Wow! Who knew that after my mom died would be a day filled with paperwork and phone calls and other administrative tasks. If it wasn’t a sad day all around, it would have been just like work. The paperwork of post-mortem is real work, folks.
But I guess death is like work. We are all here working on ourselves, and this is part of the process.
The first emotion after hearing my mom had passed away was disbelief. I was stunned. That is strange, of course, given that we knew she was terminal and had been in hospice for 3 months. Nonetheless, somewhere in our subconscious we hold onto the disbelief that death will happen. When nurse told me on the phone, just an hour after I had left my mom, that she passed away, I said, “Well, I didn’t expect that.”
Which, of course, was my by inner-self talking. Of course I expected it, rationally. But in that moment, you are stunned.
There was a period for us to see my mom and say goodbye, though we had been doing that for months now. And then I turned into Kathleen Leslie, Administrator Extraordinare (if only I could be emblazoned with superhero symbol and cape).
Yesterday was like an advertisement for GTD (what is GTD, you ask? Ah, novices, it means Get Things Done). GTD is what I do for a living and it is also how I can cleverly avoid dealing with feelings.
1. Contact family members (it was late at night so this took into the next day). I dislike the phone generally but, really, this must be done via phone or in person. Don’t even THINK of doing it otherwise. My apologies to my cousin Bryan, who found out on Facebook. Ugh.
2. Call the funeral home (one in Maryland, one in Virginia).
3. Turn over vital statistics (my big snafu–couldn’t remember the city of birth for my mom, but my partner in GTD crime, my Aunt Suzanne, had that at the ready). Turns out getting this right is important. Having to redo a death certificate sounds like a red-tape process akin to how a bill becomes a law circa fall 2013.
4. Call her former employers (you have to stop the pension checks and you have to start the process for any death benefit). They were really nice. They staff the “report a death” phone line with nice people. They are grandmothers, I think. Who bake cookies.
5. Call Social Security, get ticked off and hang up on them (true event). Not so nice; they hire former 6th grade bullies to staff their “report a death” line. That brings out the sarcastic attorney in me, so this relationship didn’t end well.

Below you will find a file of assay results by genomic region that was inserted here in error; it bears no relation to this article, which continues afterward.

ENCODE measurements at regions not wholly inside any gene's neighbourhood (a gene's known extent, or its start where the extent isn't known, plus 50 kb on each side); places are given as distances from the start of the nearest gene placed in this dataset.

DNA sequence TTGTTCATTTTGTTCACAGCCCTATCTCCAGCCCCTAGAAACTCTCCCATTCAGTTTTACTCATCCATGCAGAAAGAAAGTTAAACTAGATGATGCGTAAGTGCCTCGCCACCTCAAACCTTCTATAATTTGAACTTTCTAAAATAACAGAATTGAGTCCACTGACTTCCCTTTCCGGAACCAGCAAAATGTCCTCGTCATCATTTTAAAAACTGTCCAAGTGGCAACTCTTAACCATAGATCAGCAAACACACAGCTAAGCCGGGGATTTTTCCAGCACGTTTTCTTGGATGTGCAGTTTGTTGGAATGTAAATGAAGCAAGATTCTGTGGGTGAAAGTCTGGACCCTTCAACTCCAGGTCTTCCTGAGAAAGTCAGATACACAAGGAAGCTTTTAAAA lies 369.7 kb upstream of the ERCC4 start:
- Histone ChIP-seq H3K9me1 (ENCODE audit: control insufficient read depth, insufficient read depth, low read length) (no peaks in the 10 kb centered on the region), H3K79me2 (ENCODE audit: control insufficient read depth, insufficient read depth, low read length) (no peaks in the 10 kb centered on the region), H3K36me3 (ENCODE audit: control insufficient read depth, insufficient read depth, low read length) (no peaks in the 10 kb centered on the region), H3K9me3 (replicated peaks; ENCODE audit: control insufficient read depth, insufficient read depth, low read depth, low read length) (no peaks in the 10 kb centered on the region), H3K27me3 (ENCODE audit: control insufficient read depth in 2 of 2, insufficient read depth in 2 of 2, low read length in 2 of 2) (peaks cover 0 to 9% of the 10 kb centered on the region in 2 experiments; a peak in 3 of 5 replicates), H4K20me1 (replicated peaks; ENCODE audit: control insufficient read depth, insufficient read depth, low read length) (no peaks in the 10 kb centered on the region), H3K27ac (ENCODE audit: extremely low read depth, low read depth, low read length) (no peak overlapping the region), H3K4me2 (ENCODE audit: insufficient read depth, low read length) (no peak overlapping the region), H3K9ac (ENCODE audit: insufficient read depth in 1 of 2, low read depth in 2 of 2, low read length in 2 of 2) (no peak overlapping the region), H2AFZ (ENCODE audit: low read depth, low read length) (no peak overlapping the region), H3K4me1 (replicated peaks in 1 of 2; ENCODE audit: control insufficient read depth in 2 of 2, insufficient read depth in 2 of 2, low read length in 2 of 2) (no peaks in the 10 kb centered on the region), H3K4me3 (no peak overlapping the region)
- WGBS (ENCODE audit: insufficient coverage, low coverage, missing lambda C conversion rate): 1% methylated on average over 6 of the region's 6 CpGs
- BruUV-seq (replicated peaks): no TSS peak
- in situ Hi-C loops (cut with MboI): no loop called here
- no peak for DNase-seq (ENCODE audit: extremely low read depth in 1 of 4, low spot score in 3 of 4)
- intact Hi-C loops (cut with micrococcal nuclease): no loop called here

6. Contact my mom’s friends who are planning her funeral (she has nice, subversive Catholic/Christian friends who will help making it a “Donna-Like” celebration).
7. Turn over my mom’s selected outfit, makeup and footwear (really??) to the funeral home. Yep, they want footwear. My mom had slippers she loved, which don’t go with the outfit, but it doesn’t matter, of course.
8. Turn over a picture of my mom with a hair style she would like. I laughed out loud at this request. She HATED to have her picture taken, so I had to scrounge. I joked with her before that she better give me guidance or I’d use her high school graduation picture where she sports the Laura Petrie-Mary Tyler Moore flip-up do.
9. Make sure I give them the picture of my stepfather that she wants with her. Sweet.
10. Move money around to get ready for the bills. Because. They. Are. Coming. For. You.
11. Play candy crush. For 2 hours.
The details of death do have a place, to ease you into a new reality, a new normal where you don’t have daily contact with your loved one. The funny thing is that I did not have regular contact with my mom until the last year and a half. For the past year, I saw her practically daily. So it is very much a change, but one that the details of death help ease you into, slowly.
But you have to laugh, that exhaustion-enduced giggle that we have all experienced, when the absurd requests and events hit you. It’s therapeutic. And your departed loved one would WANT you to giggle.
Remember that when you think you have to walk around with a sad face in the wake of death.